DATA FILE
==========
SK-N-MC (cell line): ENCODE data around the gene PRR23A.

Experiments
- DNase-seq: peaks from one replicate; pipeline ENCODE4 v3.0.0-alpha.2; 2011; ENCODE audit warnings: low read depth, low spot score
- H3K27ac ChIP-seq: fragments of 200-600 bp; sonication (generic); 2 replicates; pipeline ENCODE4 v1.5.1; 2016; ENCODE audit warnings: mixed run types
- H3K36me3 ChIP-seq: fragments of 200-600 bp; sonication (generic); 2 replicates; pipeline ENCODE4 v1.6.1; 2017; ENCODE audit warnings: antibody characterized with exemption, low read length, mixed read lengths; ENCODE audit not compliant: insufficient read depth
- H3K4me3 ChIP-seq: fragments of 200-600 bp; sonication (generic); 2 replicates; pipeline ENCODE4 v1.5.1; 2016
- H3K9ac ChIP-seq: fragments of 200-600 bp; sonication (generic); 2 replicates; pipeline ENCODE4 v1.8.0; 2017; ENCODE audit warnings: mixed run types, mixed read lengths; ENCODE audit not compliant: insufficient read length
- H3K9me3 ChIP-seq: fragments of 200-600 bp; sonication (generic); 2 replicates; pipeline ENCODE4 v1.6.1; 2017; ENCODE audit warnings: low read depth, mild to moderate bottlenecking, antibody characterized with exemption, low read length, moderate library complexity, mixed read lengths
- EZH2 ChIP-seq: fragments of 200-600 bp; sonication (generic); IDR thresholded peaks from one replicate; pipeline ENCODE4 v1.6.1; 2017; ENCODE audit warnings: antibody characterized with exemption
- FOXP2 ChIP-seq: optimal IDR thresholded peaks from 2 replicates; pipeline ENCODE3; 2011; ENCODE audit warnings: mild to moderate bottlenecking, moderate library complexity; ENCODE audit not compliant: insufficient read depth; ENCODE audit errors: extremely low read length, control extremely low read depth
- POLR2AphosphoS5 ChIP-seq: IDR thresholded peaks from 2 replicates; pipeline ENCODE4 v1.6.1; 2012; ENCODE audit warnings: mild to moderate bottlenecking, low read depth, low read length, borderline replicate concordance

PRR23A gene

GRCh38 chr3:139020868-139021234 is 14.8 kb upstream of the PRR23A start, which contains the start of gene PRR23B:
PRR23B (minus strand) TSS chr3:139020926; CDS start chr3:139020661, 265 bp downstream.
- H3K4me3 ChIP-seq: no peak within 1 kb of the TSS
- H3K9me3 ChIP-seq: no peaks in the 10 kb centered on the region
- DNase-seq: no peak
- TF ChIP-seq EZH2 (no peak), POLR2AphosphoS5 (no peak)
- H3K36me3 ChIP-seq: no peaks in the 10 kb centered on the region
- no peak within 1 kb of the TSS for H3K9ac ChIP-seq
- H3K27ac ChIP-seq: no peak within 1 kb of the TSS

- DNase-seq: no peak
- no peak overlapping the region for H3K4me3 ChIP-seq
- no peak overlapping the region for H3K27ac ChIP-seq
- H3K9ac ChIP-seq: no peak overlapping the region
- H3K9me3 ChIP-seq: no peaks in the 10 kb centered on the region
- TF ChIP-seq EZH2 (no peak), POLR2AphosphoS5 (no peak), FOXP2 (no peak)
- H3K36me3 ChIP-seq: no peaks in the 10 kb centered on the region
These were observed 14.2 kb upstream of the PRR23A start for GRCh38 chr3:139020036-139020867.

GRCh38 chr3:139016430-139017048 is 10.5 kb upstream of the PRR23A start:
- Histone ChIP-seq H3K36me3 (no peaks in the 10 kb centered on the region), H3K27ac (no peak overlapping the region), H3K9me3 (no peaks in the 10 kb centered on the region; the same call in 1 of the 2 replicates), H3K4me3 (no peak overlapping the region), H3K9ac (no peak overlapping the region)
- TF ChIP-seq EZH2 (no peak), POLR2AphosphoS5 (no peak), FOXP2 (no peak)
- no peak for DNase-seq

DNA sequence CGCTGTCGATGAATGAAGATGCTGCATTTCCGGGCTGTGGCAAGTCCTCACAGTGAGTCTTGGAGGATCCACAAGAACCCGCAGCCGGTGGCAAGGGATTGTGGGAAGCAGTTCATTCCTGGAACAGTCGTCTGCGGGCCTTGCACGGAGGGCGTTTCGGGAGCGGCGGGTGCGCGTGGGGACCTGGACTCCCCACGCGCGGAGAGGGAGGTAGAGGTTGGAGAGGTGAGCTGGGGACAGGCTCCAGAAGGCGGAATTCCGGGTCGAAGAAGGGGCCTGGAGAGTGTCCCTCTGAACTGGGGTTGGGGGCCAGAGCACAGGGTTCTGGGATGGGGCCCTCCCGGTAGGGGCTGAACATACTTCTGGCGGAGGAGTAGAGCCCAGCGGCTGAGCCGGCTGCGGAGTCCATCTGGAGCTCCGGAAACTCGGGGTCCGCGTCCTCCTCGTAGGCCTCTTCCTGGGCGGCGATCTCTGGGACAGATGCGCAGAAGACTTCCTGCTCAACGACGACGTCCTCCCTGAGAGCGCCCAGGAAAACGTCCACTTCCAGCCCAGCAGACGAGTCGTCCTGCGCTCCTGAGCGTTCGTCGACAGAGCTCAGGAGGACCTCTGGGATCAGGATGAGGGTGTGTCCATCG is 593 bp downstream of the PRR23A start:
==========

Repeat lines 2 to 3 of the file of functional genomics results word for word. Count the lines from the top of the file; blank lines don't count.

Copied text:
Experiments
- DNase-seq: peaks from one replicate; pipeline ENCODE4 v3.0.0-alpha.2; 2011; ENCODE audit warnings: low read depth, low spot score